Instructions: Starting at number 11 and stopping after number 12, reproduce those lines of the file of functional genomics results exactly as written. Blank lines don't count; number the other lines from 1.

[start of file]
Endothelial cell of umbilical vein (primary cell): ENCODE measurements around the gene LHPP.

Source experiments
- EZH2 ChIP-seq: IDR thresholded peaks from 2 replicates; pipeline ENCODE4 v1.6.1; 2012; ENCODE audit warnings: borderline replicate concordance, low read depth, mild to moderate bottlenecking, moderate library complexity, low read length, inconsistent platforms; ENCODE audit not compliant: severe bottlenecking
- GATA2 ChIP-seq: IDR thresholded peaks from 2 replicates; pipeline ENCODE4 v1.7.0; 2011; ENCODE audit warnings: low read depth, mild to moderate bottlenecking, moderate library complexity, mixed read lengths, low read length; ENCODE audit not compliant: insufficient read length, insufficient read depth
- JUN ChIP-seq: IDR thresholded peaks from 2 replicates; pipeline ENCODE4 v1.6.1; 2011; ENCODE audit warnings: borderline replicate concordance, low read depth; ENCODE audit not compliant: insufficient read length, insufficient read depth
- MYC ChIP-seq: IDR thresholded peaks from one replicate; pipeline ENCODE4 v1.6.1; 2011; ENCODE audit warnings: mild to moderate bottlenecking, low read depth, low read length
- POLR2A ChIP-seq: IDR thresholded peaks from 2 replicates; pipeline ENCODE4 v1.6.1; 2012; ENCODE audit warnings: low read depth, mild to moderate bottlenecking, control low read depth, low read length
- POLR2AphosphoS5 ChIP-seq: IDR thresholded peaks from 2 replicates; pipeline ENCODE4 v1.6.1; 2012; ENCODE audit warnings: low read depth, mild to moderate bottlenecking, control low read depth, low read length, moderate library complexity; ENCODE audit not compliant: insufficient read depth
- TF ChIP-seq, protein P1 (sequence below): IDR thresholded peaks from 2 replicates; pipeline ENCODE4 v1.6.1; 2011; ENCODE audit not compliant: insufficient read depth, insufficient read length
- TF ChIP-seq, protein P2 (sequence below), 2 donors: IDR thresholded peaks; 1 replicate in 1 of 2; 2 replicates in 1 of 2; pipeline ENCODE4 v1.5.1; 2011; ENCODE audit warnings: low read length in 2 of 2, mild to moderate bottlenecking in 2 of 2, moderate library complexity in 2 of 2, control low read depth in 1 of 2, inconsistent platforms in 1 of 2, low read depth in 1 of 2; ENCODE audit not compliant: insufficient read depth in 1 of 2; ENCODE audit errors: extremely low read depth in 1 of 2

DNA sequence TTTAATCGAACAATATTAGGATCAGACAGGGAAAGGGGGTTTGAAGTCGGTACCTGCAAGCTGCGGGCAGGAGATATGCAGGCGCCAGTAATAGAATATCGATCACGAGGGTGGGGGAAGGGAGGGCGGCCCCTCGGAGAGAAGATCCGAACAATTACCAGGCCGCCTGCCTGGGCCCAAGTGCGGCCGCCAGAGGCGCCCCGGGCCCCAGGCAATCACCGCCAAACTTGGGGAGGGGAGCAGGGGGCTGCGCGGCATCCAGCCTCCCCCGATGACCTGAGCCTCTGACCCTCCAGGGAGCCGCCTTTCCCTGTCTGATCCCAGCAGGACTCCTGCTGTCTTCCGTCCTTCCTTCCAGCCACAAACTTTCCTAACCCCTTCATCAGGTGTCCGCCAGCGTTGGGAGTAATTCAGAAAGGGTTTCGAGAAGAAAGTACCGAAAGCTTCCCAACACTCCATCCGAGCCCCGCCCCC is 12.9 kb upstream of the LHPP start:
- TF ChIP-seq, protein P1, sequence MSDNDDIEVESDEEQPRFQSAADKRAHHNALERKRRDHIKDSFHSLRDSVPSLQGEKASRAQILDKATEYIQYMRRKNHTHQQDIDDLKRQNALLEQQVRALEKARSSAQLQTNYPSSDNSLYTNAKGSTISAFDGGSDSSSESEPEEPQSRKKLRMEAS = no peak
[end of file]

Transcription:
DNA sequence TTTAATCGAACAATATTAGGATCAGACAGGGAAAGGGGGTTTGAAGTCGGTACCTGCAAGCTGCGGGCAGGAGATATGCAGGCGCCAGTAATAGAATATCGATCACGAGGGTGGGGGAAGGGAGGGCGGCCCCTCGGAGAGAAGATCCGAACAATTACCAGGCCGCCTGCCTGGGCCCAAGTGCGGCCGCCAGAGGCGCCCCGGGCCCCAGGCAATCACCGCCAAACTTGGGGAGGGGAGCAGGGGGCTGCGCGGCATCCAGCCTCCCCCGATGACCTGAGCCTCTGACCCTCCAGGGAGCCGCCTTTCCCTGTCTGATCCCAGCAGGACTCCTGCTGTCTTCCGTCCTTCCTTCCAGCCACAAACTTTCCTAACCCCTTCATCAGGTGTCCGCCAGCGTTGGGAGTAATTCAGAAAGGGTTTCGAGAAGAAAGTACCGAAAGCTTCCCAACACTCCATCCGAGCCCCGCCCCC is 12.9 kb upstream of the LHPP start:
- TF ChIP-seq, protein P1, sequence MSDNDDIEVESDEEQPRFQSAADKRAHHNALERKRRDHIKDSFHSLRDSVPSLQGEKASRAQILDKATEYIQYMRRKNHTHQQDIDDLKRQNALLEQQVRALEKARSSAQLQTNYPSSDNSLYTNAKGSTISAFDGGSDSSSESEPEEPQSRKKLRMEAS = no peak